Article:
Smog is categorised as air pollution that reduces visibility and is harmful to life. It is combination of two words smoke and fog. The term “smog” was first used in the early 1900s to describe a mix of fog and smoke. The smoke usually come from burning coal. Smog is common in industrial areas and remains a familiar sight in cities today.
Where Does Smog Come From!
Today, most of the smog we see is photochemical smog. When sunlight reacts with nitrous oxides and volatile organic compounds (VOC) in the atmosphere, photochemical smog is produced. Nitrogen oxides come from car exhausts, coal power plants, and factory emissions.
VOC’s release from gasoline, paints, and many cleaning solvents. When sunlight hits these chemicals, they form airborne particles and ground-level ozone—or smog.
Smog: Health and Protection Laws
Smog is unhealthy to humans and animals, and it can kill plants too. It is also ugly. It makes the sky grey or brown.
Smog is common in big cities with a lot of industries and traffic. Many countries (including “United States”) have created laws to protect human rights. Some law includes restrictions on what chemicals a factory can release into the atmosphere. Or when a factory can exhaust them.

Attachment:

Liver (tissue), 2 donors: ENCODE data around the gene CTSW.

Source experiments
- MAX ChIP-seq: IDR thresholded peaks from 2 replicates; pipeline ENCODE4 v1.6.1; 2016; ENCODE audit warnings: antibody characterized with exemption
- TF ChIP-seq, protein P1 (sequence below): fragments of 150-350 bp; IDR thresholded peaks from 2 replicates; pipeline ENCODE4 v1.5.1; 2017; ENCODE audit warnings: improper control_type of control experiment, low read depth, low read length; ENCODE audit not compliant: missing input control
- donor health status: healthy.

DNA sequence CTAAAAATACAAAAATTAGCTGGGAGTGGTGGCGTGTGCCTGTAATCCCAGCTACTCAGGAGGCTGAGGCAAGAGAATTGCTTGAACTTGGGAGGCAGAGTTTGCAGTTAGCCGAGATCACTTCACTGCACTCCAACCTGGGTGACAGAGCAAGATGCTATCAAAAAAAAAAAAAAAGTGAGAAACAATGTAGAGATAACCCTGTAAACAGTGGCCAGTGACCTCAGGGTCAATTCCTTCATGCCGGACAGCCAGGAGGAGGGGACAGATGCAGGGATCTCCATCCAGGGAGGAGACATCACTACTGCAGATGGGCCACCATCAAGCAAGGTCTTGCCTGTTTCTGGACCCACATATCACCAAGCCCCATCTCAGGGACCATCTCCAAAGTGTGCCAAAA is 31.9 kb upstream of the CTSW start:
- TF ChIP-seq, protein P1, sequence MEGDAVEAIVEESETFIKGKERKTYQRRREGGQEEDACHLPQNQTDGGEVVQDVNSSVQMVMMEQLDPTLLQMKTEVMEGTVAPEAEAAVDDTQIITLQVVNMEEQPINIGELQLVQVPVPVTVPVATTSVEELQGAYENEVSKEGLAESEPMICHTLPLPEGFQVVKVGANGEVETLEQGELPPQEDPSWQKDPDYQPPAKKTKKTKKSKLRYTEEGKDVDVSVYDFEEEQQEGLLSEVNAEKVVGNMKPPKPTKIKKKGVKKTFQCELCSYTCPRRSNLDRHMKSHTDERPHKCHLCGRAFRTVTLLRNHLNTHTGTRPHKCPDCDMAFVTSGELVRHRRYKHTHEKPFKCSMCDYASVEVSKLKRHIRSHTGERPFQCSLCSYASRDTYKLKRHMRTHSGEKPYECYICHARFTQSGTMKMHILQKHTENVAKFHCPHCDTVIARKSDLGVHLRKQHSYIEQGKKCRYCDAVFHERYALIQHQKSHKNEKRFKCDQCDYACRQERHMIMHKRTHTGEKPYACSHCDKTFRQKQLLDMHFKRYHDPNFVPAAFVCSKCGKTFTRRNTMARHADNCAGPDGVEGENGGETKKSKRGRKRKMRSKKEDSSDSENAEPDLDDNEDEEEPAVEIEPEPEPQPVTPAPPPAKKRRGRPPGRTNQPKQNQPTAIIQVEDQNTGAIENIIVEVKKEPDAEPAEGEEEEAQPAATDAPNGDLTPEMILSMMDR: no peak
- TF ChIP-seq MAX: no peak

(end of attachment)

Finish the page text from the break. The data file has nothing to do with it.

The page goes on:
Some communities have “The Burn day” when residents can burn waste such as leaves in their yards. These limits on chemicals released into the air reduce the amount of smog.
How Do We Reduce Smog!
Smog is still a problem in many places. Everyone can do their part to reduce it by changing few behaviors such as:
- Drive Less, walk more and use public transport where possible.
- Take care of your cars. Get a regular tune-up.
- Use High-octane engine oil.
- Avoid products that release high levels of VOCs. Example: use low-level VOC paints.
- Avoid gas-powered yard equipment, like use lawnmowers, electric appliances instead.